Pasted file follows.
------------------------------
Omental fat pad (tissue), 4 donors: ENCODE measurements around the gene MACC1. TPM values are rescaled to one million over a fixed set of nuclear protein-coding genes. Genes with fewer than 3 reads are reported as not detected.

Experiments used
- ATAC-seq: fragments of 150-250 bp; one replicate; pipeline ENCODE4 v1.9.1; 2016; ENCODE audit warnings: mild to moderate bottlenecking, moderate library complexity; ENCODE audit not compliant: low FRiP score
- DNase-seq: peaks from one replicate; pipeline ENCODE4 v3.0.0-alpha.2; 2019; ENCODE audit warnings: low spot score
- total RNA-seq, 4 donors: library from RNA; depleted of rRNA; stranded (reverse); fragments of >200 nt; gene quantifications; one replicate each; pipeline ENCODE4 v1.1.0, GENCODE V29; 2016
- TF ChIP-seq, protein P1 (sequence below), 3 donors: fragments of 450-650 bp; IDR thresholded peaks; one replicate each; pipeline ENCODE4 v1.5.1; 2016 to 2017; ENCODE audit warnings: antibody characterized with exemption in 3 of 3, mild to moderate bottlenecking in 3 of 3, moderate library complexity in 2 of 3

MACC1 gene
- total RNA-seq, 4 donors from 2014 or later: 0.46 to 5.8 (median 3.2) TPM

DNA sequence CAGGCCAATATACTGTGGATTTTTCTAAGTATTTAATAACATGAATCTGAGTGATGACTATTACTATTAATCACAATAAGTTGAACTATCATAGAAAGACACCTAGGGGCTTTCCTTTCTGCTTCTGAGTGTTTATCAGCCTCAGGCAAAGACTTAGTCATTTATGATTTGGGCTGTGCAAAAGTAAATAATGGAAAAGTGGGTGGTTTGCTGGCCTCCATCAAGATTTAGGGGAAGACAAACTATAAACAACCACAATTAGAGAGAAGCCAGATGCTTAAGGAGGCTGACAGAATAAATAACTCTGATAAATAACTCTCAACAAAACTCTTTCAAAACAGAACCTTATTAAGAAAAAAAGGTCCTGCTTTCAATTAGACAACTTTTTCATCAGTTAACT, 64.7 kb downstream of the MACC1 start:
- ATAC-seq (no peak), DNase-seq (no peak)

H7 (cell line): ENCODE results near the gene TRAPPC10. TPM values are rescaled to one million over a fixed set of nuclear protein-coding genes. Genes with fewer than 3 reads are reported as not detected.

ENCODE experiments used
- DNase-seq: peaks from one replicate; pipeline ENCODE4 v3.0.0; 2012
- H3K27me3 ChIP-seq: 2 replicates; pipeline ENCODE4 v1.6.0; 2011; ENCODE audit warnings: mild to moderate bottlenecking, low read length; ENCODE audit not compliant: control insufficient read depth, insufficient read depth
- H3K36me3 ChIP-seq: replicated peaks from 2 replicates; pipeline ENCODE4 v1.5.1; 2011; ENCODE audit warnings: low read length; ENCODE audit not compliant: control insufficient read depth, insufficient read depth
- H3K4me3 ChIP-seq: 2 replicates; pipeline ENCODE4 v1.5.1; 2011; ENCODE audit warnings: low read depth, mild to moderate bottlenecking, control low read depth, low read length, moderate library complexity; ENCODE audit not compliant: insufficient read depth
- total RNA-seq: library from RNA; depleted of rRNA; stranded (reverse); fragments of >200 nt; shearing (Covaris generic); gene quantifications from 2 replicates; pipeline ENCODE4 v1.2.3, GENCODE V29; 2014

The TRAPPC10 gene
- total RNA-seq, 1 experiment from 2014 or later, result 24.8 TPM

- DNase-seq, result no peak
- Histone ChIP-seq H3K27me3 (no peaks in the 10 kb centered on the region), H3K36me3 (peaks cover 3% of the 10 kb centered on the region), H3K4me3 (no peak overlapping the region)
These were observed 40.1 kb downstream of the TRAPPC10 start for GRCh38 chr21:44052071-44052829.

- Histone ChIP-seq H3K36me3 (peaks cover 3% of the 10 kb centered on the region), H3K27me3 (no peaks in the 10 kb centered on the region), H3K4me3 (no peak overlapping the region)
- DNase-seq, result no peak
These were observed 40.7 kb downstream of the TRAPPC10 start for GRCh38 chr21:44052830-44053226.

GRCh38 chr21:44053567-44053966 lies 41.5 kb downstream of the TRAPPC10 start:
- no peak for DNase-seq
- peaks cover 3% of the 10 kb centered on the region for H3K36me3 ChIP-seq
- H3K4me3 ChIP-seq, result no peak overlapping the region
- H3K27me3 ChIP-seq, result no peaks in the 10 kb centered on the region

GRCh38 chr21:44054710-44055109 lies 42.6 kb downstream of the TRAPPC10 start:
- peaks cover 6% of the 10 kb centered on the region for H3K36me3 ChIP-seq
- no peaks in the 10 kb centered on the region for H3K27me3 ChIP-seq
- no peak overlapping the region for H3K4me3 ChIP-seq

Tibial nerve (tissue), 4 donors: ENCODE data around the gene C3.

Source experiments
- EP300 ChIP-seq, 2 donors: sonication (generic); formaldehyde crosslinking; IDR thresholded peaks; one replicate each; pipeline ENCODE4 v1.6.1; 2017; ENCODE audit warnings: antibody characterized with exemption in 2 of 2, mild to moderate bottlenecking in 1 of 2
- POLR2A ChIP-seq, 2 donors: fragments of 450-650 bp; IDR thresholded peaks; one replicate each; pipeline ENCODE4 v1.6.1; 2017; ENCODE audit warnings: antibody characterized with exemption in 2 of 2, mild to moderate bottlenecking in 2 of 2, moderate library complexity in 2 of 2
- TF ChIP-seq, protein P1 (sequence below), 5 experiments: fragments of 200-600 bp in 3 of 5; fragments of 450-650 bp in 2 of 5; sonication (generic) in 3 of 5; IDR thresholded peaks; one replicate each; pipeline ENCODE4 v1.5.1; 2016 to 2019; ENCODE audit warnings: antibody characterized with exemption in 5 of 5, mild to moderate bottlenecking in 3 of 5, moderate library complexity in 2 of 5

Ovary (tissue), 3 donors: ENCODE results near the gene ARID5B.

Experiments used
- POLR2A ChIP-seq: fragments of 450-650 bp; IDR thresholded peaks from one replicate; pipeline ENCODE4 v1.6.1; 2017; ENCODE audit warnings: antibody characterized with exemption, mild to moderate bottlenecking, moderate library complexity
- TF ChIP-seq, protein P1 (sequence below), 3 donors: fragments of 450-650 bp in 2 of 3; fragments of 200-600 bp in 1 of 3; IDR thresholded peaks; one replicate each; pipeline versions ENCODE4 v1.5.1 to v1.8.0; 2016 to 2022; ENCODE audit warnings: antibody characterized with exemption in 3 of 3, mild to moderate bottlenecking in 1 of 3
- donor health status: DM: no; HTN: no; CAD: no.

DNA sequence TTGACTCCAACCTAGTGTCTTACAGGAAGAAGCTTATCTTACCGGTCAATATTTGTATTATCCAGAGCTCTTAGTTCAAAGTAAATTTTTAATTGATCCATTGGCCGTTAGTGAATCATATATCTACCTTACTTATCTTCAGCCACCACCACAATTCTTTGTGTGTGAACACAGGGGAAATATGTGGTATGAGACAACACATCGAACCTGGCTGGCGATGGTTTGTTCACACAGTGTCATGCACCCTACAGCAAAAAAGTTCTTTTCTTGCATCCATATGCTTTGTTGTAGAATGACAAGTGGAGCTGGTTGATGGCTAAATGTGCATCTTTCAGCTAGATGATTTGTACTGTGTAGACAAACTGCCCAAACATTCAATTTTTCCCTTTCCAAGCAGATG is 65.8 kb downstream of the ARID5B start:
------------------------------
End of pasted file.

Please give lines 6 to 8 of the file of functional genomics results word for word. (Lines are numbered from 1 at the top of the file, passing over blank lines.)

- TF ChIP-seq, protein P1 (sequence below), 3 donors: fragments of 450-650 bp; IDR thresholded peaks; one replicate each; pipeline ENCODE4 v1.5.1; 2016 to 2017; ENCODE audit warnings: antibody characterized with exemption in 3 of 3, mild to moderate bottlenecking in 3 of 3, moderate library complexity in 2 of 3

MACC1 gene
- total RNA-seq, 4 donors from 2014 or later: 0.46 to 5.8 (median 3.2) TPM